In fact, those operations went from representing barely 43.7% of all transactions in 2007 (in other words, less than half of the homes that were bought and sold during the last year of the boom were residences) to 80.7% last year, which the experts describe as a much more balanced figure. By contrast, those operations involving properties owned for less than five years went from accounting for 56.3% of all sales and purchases in 2007 to 19.3% last year.

Another significant finding relates to who participated in the majority of sales and purchases. In 2015, 87.3% of transactions were carried out by families, which represented the second consecutive increase since 2013. Companies, by contrast, continued to lose weight, accounting for just 12.7% of operations, compared with 15.3% in 2014 and 21.9% in 2013. Nevertheless, the figures are still a long way from the minimum of 5.1% recorded in 2007.

House purchases by foreigners accounted for 13.2% of the total and that figure has now been growing for seven years. In the Balearic Islands, that percentage amounted to 35.6%. Moreover, 5.2% of all operations completed by foreigners involved properties costing more than €500,000.

Original story: Cinco Días (by Raquel Díaz Guijarro)

Translation: Carmel Drake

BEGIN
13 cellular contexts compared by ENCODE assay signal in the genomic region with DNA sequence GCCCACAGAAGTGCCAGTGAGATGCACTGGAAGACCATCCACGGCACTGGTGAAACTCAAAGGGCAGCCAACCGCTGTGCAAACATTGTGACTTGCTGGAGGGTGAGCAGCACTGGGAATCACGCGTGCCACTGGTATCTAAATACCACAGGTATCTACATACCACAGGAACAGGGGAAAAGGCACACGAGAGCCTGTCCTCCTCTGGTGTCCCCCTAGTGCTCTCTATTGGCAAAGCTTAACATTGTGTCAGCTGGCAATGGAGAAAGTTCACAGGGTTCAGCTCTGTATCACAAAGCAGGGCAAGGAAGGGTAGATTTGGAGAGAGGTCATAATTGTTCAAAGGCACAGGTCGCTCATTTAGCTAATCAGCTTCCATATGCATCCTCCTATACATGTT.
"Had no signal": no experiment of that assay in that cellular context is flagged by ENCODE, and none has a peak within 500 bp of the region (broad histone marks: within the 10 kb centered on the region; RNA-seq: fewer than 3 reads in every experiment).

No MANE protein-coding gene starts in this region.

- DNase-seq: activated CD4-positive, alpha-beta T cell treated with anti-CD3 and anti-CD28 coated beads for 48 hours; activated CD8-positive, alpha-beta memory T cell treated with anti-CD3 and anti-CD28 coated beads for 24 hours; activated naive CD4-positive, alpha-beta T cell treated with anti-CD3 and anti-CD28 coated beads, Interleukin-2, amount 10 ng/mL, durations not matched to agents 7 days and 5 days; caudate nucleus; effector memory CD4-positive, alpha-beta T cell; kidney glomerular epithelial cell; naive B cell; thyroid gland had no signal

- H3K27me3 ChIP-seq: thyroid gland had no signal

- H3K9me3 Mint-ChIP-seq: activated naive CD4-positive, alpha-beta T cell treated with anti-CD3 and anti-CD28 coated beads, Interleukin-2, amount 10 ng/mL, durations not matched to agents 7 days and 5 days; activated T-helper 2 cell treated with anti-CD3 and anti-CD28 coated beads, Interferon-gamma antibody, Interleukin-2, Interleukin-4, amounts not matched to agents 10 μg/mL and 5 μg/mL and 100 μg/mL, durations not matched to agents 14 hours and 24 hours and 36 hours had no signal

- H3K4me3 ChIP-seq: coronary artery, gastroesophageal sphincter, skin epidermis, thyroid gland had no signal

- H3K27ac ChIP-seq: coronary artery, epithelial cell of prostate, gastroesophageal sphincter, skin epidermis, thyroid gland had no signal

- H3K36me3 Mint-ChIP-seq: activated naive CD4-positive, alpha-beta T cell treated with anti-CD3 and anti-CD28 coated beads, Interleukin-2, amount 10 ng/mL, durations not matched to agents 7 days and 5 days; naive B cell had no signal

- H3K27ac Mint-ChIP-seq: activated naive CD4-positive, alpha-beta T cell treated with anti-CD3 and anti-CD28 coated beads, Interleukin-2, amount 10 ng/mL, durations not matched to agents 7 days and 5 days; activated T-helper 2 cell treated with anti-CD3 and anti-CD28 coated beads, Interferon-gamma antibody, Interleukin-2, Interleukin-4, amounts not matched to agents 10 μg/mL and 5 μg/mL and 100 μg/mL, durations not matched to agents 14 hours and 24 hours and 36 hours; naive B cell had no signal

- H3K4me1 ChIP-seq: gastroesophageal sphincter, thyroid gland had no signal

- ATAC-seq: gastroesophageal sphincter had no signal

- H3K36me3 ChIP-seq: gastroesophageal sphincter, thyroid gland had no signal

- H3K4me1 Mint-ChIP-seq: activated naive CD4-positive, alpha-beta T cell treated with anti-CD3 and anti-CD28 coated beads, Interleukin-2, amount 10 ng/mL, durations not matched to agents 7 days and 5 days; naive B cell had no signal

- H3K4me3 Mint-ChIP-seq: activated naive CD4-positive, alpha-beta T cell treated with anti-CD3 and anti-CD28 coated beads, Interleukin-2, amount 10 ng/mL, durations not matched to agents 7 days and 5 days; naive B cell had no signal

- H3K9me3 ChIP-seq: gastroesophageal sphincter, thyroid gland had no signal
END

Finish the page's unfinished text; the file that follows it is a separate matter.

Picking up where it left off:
Outlook 2016: House Prices Will Rise By 7% & Sales By 17%

28 December 2015 – Expansión

(…). According to the XXII edition of the Real Estate Pulsometer published by the Institute of Business Practice (IPE), the outlook for 2016 is promising. Next year, house prices will rise strongly (by 6.6%), sales will increase by 17.2%, construction of new homes will rise by 12.2%, mortgage lending for urban properties will increase by 16% and stock will decrease by 24.7%.

In addition, the report forecasts a gradual recovery in the rental market, a sharp increase in yields on housing and a full-blown recovery in the non-residential sector, which has broken records in 2015 and on course for a positive 2016, with fewer operations but higher prices.

The most tangible indicator of the real estate recovery will be “the increase in the sales of homes, offices, warehouses, retail premises and land (especially urban)”, says José Antonio Pérez, Director of the Real Estate Department at IPE and the author of the report. (…). We expect to see around 820,000 operations closed in total in Spain in 2016, which represents an increase of 8.1% with respect to  2015 and 23.7% more than in 2014.

Increases across all regions

More than half of the properties sold will be homes. Specifically, next year, 481,500 homes will be sold, i.e. 17.2% more than in 2015 and 50.7% more than in 2014, according to the study, prepared using data from the MAR Real Estate network of estate agents and the Network of Qualified Real Estate Advisors, cross-checked against official figures from INE, the Ministry of Development, the registries and the notaries.

Sales are expected to grow by the most in País Vasco (by 26.8%) in 2016, followed by the Balearic Islands (24.5%), Madrid (23.5%) and Cataluña (22%). Only Castilla-La Mancha is expected to experience a decrease next year: operations will decrease by 2.4% in that region, which has the highest volume of stock per capita in Spain.